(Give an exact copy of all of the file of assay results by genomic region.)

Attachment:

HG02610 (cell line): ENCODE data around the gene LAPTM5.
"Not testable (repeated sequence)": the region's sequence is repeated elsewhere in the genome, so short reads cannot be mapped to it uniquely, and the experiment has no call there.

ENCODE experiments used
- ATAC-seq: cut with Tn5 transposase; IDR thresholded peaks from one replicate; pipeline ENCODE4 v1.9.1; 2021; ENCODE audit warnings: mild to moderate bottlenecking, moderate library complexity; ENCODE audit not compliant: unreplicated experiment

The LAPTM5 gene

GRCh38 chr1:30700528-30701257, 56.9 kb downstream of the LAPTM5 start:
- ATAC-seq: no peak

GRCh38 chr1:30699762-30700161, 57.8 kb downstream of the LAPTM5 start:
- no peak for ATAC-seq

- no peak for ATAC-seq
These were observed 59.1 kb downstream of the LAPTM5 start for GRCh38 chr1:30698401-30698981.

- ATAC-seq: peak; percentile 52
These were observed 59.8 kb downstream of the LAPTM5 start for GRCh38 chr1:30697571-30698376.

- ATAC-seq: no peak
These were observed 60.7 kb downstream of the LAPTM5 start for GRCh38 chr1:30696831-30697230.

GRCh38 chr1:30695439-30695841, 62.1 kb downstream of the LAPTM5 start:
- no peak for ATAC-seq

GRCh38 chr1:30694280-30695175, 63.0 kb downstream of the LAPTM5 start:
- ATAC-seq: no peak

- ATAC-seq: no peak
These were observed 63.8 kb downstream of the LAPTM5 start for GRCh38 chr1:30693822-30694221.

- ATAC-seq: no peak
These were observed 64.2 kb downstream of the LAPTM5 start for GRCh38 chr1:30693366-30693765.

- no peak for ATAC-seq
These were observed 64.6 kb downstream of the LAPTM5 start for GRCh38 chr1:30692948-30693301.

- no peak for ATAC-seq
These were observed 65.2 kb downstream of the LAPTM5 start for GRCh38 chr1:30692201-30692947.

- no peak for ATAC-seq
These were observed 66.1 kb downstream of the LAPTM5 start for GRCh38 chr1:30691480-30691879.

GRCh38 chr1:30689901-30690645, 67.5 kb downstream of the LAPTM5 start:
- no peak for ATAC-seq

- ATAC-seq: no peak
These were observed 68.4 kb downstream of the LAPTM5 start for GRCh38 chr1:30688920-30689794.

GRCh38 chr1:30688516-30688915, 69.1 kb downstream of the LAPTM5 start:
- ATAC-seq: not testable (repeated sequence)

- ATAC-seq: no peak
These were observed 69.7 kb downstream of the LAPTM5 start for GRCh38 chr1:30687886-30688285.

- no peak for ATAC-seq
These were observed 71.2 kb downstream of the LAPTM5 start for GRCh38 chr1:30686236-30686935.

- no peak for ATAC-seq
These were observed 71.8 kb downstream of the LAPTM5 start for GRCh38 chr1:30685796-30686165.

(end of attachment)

HG02610 (cell line): ENCODE data around the gene LAPTM5.
"Not testable (repeated sequence)": the region's sequence is repeated elsewhere in the genome, so short reads cannot be mapped to it uniquely, and the experiment has no call there.

ENCODE experiments used
- ATAC-seq: cut with Tn5 transposase; IDR thresholded peaks from one replicate; pipeline ENCODE4 v1.9.1; 2021; ENCODE audit warnings: mild to moderate bottlenecking, moderate library complexity; ENCODE audit not compliant: unreplicated experiment

The LAPTM5 gene

GRCh38 chr1:30700528-30701257, 56.9 kb downstream of the LAPTM5 start:
- ATAC-seq: no peak

GRCh38 chr1:30699762-30700161, 57.8 kb downstream of the LAPTM5 start:
- no peak for ATAC-seq

- no peak for ATAC-seq
These were observed 59.1 kb downstream of the LAPTM5 start for GRCh38 chr1:30698401-30698981.

- ATAC-seq: peak; percentile 52
These were observed 59.8 kb downstream of the LAPTM5 start for GRCh38 chr1:30697571-30698376.

- ATAC-seq: no peak
These were observed 60.7 kb downstream of the LAPTM5 start for GRCh38 chr1:30696831-30697230.

GRCh38 chr1:30695439-30695841, 62.1 kb downstream of the LAPTM5 start:
- no peak for ATAC-seq

GRCh38 chr1:30694280-30695175, 63.0 kb downstream of the LAPTM5 start:
- ATAC-seq: no peak

- ATAC-seq: no peak
These were observed 63.8 kb downstream of the LAPTM5 start for GRCh38 chr1:30693822-30694221.

- ATAC-seq: no peak
These were observed 64.2 kb downstream of the LAPTM5 start for GRCh38 chr1:30693366-30693765.

- no peak for ATAC-seq
These were observed 64.6 kb downstream of the LAPTM5 start for GRCh38 chr1:30692948-30693301.

- no peak for ATAC-seq
These were observed 65.2 kb downstream of the LAPTM5 start for GRCh38 chr1:30692201-30692947.

- no peak for ATAC-seq
These were observed 66.1 kb downstream of the LAPTM5 start for GRCh38 chr1:30691480-30691879.

GRCh38 chr1:30689901-30690645, 67.5 kb downstream of the LAPTM5 start:
- no peak for ATAC-seq

- ATAC-seq: no peak
These were observed 68.4 kb downstream of the LAPTM5 start for GRCh38 chr1:30688920-30689794.

GRCh38 chr1:30688516-30688915, 69.1 kb downstream of the LAPTM5 start:
- ATAC-seq: not testable (repeated sequence)

- ATAC-seq: no peak
These were observed 69.7 kb downstream of the LAPTM5 start for GRCh38 chr1:30687886-30688285.

- no peak for ATAC-seq
These were observed 71.2 kb downstream of the LAPTM5 start for GRCh38 chr1:30686236-30686935.

- no peak for ATAC-seq
These were observed 71.8 kb downstream of the LAPTM5 start for GRCh38 chr1:30685796-30686165.